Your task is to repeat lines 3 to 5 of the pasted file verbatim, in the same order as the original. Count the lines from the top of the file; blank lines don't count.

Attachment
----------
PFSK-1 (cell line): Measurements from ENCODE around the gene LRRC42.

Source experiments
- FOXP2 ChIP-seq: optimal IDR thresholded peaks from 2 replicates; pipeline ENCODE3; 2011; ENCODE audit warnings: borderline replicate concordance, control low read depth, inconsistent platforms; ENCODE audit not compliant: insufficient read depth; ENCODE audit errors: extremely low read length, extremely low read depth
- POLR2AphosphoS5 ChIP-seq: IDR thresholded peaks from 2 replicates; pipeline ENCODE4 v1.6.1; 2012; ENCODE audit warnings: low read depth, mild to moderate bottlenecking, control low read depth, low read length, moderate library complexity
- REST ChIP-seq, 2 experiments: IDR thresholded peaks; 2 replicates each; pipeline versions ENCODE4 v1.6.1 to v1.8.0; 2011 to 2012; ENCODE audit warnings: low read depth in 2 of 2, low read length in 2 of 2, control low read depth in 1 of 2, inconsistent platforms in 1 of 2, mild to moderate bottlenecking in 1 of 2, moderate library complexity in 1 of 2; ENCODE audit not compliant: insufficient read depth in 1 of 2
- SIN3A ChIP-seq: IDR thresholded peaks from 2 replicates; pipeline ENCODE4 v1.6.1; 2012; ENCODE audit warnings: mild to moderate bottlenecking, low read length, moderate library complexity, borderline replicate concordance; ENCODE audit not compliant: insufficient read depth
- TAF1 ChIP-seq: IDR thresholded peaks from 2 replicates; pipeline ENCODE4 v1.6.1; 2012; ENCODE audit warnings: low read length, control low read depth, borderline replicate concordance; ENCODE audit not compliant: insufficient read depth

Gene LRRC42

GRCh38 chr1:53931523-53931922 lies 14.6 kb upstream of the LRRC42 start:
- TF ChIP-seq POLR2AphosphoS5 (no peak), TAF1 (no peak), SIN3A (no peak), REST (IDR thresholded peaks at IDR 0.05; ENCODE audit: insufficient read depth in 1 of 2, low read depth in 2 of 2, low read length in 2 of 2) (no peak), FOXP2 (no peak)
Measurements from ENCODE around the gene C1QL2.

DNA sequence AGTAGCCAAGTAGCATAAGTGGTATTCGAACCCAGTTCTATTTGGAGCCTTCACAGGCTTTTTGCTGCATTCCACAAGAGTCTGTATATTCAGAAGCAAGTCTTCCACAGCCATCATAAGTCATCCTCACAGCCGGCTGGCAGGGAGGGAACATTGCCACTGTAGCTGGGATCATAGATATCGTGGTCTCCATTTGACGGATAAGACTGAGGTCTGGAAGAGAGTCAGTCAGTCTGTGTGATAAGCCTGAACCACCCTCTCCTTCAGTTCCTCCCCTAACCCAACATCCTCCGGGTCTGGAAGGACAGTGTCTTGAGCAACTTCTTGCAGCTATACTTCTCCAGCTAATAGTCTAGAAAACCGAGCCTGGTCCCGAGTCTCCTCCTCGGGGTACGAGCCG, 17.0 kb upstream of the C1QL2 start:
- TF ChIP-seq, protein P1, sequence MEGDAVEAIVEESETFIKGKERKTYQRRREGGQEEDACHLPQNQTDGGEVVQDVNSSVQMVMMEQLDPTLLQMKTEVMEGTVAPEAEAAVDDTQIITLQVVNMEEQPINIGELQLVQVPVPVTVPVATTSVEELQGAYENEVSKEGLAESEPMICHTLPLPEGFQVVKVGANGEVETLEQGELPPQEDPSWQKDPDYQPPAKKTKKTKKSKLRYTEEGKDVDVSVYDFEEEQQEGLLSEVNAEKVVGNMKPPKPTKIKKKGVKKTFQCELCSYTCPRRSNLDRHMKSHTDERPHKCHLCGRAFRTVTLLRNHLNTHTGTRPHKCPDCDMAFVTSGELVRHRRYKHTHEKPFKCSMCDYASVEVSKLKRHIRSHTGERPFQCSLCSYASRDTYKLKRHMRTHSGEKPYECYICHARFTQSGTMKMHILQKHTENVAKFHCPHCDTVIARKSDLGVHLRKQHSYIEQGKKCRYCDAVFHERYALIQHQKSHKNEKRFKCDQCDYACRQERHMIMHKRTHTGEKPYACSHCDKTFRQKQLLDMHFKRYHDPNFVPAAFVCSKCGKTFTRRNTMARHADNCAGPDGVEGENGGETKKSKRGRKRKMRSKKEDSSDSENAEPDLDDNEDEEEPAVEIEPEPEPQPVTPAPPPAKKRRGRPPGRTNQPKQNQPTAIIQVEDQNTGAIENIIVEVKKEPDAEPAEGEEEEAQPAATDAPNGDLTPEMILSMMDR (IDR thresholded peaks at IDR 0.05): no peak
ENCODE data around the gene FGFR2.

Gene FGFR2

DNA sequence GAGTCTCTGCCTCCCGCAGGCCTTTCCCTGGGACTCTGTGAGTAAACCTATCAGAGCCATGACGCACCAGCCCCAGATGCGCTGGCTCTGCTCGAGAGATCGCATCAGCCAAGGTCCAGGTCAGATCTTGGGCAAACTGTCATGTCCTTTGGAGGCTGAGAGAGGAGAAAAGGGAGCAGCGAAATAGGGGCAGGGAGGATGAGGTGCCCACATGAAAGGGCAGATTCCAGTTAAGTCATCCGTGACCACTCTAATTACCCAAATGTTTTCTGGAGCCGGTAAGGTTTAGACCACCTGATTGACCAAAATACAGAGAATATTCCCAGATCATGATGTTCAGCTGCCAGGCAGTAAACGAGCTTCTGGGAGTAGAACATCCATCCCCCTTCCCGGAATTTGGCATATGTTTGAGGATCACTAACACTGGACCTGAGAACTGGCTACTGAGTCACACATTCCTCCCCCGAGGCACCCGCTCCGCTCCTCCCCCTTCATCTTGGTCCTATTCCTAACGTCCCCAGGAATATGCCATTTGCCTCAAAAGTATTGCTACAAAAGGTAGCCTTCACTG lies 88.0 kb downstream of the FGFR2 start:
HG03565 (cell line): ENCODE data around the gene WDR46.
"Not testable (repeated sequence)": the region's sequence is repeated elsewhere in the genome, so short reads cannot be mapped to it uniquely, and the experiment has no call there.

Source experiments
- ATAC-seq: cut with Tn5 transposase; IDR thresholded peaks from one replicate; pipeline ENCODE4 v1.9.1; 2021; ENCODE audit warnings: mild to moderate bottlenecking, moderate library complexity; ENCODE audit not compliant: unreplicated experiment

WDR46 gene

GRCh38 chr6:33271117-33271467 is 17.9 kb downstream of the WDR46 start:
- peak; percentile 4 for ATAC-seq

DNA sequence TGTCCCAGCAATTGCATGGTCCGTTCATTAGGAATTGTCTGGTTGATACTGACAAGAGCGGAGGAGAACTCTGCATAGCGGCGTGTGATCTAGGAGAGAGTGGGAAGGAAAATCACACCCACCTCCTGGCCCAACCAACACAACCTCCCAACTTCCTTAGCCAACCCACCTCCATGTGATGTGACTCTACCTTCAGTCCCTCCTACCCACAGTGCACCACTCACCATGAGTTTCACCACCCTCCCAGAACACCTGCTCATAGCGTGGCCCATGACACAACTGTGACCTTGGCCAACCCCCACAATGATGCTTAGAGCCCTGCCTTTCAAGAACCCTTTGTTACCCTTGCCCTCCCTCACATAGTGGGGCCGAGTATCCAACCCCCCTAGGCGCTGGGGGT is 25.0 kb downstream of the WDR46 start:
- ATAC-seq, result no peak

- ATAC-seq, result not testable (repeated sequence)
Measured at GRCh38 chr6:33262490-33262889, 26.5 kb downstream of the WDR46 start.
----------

- FOXP2 ChIP-seq: optimal IDR thresholded peaks from 2 replicates; pipeline ENCODE3; 2011; ENCODE audit warnings: borderline replicate concordance, control low read depth, inconsistent platforms; ENCODE audit not compliant: insufficient read depth; ENCODE audit errors: extremely low read length, extremely low read depth
- POLR2AphosphoS5 ChIP-seq: IDR thresholded peaks from 2 replicates; pipeline ENCODE4 v1.6.1; 2012; ENCODE audit warnings: low read depth, mild to moderate bottlenecking, control low read depth, low read length, moderate library complexity
- REST ChIP-seq, 2 experiments: IDR thresholded peaks; 2 replicates each; pipeline versions ENCODE4 v1.6.1 to v1.8.0; 2011 to 2012; ENCODE audit warnings: low read depth in 2 of 2, low read length in 2 of 2, control low read depth in 1 of 2, inconsistent platforms in 1 of 2, mild to moderate bottlenecking in 1 of 2, moderate library complexity in 1 of 2; ENCODE audit not compliant: insufficient read depth in 1 of 2